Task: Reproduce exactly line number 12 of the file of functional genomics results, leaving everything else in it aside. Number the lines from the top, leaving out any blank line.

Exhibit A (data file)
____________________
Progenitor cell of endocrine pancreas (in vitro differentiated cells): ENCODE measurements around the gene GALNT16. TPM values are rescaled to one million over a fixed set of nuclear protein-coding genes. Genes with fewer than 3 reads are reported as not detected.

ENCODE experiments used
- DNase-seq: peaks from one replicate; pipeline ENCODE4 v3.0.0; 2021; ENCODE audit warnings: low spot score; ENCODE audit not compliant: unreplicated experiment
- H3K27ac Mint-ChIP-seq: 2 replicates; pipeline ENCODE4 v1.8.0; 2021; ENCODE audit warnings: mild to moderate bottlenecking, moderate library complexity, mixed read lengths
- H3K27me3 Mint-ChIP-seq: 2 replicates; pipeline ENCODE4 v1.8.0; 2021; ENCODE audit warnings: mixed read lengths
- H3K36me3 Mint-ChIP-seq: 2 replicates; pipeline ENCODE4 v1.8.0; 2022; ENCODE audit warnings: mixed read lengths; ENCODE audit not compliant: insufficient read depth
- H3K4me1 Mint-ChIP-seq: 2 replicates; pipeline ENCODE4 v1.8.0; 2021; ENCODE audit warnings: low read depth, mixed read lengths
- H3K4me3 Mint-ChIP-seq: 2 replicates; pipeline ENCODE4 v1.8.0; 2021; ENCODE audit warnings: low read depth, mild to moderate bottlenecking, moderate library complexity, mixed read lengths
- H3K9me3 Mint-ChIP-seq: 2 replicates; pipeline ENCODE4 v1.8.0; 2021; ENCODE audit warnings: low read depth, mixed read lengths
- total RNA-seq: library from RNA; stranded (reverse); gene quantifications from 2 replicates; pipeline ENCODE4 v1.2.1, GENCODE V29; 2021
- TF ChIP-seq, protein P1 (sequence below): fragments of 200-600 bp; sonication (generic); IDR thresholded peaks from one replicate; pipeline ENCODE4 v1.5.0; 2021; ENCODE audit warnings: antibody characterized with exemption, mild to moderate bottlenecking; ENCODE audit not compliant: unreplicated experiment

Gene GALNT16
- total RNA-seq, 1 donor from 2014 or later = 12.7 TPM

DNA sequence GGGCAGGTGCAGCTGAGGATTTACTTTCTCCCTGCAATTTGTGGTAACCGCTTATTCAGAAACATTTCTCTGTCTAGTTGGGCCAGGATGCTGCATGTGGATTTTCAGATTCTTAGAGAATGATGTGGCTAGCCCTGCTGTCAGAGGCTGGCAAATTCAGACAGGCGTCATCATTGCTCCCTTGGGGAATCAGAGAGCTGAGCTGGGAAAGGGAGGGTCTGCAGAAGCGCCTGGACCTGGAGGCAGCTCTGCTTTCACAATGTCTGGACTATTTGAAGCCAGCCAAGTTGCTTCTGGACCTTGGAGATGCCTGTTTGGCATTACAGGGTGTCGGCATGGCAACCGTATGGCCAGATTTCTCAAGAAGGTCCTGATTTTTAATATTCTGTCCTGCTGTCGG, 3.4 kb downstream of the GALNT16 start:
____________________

Gene GALNT16